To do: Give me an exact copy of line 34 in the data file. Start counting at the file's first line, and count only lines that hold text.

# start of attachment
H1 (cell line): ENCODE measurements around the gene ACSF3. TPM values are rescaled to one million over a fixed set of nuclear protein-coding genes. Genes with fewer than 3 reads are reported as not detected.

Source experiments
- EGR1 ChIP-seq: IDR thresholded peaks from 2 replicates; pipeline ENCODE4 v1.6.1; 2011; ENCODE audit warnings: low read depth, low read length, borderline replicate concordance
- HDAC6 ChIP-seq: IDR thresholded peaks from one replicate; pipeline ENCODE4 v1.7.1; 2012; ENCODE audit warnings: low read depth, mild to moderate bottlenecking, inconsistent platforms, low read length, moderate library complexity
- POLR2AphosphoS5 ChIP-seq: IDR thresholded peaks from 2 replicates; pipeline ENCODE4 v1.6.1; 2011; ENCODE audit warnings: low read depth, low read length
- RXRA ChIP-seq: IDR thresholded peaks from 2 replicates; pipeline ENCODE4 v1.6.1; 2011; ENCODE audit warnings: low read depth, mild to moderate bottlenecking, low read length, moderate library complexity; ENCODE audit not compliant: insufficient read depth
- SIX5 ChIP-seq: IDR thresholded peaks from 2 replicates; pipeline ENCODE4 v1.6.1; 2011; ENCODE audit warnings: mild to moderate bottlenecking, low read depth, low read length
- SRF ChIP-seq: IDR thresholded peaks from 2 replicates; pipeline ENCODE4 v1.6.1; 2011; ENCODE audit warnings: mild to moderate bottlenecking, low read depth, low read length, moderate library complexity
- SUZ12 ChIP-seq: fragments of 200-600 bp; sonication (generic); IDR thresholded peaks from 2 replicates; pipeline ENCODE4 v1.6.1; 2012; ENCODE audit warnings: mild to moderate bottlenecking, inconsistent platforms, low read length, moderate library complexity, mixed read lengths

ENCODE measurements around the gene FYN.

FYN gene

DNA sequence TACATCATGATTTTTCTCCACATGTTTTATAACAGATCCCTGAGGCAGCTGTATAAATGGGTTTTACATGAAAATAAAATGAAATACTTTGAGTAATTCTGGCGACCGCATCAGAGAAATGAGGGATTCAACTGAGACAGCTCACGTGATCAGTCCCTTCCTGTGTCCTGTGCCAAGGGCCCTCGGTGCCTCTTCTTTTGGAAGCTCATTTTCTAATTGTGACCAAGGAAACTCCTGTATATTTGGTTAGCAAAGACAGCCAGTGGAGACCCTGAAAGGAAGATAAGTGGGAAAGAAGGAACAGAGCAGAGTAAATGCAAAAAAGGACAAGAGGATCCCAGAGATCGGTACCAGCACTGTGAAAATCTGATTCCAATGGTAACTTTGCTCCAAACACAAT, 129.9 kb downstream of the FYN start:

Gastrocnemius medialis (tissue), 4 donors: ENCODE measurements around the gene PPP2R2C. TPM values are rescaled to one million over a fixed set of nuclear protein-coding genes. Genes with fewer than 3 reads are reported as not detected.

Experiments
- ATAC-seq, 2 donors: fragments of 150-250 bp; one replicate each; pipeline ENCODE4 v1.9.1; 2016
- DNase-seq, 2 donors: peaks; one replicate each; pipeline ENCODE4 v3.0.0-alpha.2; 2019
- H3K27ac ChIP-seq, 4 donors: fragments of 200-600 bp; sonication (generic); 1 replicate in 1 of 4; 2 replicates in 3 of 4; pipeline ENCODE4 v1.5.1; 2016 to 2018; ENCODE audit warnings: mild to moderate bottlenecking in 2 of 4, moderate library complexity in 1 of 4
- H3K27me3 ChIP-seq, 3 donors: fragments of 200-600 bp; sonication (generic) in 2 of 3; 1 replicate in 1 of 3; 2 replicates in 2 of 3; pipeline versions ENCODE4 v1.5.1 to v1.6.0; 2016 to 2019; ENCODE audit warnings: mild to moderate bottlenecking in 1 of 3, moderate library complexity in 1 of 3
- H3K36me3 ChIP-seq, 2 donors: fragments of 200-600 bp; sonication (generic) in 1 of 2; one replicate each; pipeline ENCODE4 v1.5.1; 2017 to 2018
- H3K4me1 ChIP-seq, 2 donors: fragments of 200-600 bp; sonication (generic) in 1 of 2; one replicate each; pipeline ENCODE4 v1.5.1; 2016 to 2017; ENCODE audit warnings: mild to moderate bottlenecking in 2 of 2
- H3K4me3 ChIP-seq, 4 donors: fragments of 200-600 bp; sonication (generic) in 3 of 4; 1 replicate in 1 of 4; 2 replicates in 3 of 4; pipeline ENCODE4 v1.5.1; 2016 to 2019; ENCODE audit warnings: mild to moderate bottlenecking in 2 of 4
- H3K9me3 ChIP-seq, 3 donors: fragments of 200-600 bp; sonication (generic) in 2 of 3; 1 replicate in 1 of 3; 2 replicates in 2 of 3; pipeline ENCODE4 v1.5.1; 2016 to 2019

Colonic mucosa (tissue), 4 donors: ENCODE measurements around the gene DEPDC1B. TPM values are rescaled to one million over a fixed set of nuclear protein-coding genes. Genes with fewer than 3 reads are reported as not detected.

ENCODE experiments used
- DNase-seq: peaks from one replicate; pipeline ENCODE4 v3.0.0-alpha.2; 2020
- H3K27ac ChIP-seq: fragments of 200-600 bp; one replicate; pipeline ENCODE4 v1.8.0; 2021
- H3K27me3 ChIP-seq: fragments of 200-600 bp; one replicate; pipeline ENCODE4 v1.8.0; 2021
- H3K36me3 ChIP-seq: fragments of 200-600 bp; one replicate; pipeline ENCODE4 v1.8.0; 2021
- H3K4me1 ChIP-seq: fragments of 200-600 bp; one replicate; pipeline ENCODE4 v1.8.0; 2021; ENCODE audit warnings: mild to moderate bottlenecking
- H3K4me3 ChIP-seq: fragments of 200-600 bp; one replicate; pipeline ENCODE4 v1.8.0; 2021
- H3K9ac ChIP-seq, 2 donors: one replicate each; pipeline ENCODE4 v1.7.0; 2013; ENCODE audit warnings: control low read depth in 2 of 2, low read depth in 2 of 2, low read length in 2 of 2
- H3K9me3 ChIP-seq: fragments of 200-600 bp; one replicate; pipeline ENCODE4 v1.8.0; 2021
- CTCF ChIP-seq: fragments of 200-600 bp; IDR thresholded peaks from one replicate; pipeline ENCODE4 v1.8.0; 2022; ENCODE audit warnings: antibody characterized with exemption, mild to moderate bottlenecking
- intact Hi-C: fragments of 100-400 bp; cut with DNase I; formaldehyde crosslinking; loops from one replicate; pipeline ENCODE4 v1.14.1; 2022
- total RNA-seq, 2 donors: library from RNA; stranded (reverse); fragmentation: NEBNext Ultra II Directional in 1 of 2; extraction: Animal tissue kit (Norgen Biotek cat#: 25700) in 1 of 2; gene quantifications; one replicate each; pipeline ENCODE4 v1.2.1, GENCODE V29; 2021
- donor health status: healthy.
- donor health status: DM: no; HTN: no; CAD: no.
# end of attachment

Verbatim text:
- intact Hi-C: fragments of 100-400 bp; cut with DNase I; formaldehyde crosslinking; loops from one replicate; pipeline ENCODE4 v1.14.1; 2022